One of her readers left Carly a well-intentioned comment that reads:
Who you vote for is your choice but vote for the future and not the past. I'm not sure which Democrat should be in office but I know that whoever it is will not change the past but will impact the future. Look forward with hope for change for this country certainly needs it. Hugs

I didn't take offense at the comment and neither did Carly. I know because she left her own comment that reads in part:

"I think my vote is for the future as well as the past. If you don't know your past you sure can't see your future."

Her words stuck a responsive chord in me. I share Carly's feelings of pride and hope and connection to my ancestors who are not here to see this new day in America. The past cannot be undone, but neither can it be ignored or forgotten. The blood shed, the tears cried, and the sacrifices made by those who came before me are not abstractions to be dismissed as no longer of significance. The past informs the present.

The commenter is right, the past cannot be changed but it can be repeated, played out over and over again unless we remember it truthfully and learn from it. On my first visit to the Holocaust Museum in Washington, DC. I was struck by the importance of remembering, of recognizing the horrors of the past as a way of honoring those who suffered and memorializing that such horror must never happen again. However, in the flawed world that we live in, such horrors continue--Bosnia, Rwanda, Darfur, the list is long and seemingly never ending. Yet we must continue to struggle to remember, if we are to break the cycle of inhumanity to others whom we perceive as not us, as a "they" who is less than human, and fair game for destruction.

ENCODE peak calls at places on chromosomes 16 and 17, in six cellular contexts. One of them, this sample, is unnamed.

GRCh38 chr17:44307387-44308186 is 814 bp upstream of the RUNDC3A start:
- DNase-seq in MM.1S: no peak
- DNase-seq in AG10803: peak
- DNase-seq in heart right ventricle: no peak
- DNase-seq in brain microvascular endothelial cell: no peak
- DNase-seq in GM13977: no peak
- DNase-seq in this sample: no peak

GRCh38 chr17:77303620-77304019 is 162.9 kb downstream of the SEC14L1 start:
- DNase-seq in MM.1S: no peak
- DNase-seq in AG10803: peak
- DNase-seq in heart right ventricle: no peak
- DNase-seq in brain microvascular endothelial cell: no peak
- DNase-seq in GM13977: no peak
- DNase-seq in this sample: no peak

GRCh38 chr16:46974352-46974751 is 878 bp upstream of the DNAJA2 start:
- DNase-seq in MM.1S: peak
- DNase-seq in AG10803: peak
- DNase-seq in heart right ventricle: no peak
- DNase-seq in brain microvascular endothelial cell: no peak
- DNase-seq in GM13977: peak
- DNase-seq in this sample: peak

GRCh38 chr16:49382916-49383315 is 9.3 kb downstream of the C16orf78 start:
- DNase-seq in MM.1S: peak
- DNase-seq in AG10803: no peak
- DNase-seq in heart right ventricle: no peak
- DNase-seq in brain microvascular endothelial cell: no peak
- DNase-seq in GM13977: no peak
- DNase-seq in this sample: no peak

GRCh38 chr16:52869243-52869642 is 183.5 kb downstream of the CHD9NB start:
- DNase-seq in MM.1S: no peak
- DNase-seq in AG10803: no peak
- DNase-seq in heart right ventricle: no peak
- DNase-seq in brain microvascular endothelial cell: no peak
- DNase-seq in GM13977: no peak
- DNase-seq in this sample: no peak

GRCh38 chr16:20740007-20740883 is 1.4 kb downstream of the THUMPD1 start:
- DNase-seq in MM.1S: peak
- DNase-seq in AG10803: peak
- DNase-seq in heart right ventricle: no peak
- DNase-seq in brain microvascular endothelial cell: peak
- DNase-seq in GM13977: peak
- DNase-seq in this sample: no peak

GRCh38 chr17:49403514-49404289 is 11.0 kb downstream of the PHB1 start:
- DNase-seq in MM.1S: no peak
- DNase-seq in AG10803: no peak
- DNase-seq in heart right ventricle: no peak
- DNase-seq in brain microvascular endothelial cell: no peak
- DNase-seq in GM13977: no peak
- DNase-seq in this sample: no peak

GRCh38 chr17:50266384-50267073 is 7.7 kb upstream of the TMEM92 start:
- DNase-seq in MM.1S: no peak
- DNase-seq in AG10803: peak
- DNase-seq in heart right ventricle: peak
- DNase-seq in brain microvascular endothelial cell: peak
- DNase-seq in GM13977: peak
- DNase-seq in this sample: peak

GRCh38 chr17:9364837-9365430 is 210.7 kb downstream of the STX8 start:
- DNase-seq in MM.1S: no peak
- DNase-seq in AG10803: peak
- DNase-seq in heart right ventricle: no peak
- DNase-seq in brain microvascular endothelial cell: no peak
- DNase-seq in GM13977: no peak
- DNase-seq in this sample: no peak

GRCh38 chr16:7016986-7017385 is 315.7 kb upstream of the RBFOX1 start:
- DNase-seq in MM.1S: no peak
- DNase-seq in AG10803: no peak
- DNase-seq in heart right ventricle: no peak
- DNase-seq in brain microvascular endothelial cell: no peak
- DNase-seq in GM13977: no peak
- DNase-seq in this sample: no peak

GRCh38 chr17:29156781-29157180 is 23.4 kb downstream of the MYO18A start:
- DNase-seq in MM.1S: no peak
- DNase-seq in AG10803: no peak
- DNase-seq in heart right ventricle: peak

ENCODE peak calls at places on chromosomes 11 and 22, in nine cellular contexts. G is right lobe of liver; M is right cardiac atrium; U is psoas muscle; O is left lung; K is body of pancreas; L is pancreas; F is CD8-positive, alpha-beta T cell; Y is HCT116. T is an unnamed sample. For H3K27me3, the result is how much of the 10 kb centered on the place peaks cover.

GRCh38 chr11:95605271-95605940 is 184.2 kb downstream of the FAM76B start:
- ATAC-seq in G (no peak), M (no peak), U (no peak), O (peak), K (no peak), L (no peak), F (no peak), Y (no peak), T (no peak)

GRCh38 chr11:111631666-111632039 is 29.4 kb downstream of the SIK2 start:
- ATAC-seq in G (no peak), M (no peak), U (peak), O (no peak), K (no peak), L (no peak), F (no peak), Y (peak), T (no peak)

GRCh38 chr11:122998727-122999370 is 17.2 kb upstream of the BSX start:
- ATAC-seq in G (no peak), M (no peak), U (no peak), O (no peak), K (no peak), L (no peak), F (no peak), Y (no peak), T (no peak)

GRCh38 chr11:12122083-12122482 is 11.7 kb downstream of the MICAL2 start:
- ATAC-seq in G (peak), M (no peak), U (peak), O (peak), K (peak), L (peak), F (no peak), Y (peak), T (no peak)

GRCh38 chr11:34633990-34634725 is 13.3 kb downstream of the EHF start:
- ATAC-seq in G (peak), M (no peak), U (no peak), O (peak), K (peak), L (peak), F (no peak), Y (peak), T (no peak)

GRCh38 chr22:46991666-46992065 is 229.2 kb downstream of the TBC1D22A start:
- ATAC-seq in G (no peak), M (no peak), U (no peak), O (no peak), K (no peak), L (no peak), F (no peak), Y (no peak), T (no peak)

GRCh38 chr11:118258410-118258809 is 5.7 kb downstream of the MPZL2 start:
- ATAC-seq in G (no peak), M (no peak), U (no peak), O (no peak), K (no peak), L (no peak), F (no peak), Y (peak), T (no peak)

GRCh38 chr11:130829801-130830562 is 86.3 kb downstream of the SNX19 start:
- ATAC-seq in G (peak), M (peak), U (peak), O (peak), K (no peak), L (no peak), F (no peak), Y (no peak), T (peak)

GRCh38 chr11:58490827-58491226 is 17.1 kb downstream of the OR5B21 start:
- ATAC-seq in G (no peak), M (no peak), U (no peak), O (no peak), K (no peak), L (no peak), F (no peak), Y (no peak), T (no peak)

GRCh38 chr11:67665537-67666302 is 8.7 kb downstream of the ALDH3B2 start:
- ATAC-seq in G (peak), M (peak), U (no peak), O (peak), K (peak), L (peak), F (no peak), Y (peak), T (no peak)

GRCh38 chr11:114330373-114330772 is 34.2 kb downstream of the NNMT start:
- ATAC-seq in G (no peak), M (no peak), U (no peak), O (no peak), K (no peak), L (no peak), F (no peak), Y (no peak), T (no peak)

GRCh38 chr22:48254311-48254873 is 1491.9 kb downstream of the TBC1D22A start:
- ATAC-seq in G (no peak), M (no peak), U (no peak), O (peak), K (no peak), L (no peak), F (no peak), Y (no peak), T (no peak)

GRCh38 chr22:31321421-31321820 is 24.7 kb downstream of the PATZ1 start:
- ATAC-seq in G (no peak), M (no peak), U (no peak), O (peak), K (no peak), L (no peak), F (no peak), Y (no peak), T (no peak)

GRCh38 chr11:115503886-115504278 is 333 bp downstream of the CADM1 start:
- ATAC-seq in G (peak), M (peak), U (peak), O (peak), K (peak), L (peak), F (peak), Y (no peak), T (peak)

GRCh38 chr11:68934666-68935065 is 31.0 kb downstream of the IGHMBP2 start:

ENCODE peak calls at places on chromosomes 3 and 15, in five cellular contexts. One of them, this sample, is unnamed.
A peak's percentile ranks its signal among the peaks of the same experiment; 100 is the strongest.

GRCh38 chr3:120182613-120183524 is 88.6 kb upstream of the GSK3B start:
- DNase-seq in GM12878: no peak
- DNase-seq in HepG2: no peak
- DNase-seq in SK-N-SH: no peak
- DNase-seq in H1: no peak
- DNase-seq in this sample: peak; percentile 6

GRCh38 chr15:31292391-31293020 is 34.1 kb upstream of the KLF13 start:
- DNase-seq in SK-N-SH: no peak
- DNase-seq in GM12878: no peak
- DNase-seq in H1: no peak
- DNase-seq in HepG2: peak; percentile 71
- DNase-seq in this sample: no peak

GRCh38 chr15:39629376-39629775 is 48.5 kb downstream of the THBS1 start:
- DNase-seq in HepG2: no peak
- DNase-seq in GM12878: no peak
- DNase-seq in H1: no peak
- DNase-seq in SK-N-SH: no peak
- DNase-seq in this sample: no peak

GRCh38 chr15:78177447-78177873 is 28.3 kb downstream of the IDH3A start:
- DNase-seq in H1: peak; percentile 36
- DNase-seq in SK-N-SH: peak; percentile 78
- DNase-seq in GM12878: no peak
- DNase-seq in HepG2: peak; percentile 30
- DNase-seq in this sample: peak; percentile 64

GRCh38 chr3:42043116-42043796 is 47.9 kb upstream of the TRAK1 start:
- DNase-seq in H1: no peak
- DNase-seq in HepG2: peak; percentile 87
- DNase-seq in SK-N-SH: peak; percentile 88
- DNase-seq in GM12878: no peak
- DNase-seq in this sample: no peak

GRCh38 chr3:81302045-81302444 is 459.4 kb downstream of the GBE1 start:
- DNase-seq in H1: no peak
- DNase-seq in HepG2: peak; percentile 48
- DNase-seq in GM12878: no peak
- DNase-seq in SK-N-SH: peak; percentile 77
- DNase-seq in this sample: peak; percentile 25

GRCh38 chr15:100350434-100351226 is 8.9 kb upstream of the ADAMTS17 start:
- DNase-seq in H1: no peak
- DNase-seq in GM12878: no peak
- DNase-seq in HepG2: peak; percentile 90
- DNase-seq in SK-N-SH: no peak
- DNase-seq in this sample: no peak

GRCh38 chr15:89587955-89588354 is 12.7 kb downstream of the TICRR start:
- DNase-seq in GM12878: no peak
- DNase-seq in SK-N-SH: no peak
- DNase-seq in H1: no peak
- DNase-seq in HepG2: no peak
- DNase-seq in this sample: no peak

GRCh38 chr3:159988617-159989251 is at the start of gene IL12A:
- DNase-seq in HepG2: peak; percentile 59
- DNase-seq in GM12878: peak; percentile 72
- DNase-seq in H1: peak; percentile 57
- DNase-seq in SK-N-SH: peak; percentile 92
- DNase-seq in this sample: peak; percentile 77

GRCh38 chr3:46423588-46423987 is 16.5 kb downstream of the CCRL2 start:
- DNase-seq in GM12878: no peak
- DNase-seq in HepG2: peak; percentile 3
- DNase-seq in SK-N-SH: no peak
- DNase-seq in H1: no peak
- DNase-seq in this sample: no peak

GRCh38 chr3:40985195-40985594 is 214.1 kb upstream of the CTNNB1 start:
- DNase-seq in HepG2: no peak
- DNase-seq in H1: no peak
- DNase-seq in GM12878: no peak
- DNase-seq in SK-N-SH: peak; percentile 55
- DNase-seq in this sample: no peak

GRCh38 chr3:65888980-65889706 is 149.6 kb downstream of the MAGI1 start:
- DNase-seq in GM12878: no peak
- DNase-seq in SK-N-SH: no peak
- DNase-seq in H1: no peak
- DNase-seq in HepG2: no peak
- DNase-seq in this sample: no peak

So I too will think of my African forefathers and mothers as I cast my vote for Barack Obama. But I also take pride that for the first time, a woman may be elected to the presidency. A piece of history that many of us choose to ignore or forget is the struggle that previous generations of women endured to achieve the relative equality that women now enjoy. The amendment giving women the right to vote nationally wasn't ratified until 1920, less than one hundred years ago. Strong women, brave women defied the conventions of their time to fight for a right that we now take for granted.

In 1913, a women's suffrage parade was attacked by a mob and many of the protesters were injured. The police stood by and did nothing to intervene and no one was ever arrested for attacking the protesting women. Alice Paul, a leader of the suffragette movement, was imprisoned for her audacity in advocating for women having the right to vote. Kept in isolation for two weeks, she was fed nothing but bread and water in an attempt to break her spirit. In response, Alice went on a hunger strike; other imprisoned suffragettes followed suit. Can you imagine having the men in your family, your husband, brother, son, turn against you, physically chastise you, for daring to participate in the suffragette movement, for having the audacity to believe that women were entitled to full citizenship and participation in the governing of this country?

Remembrance isn't living in the past; it is honoring those who sacrificed so much to make our present. We can have no future if we allow ourselves to forget the past.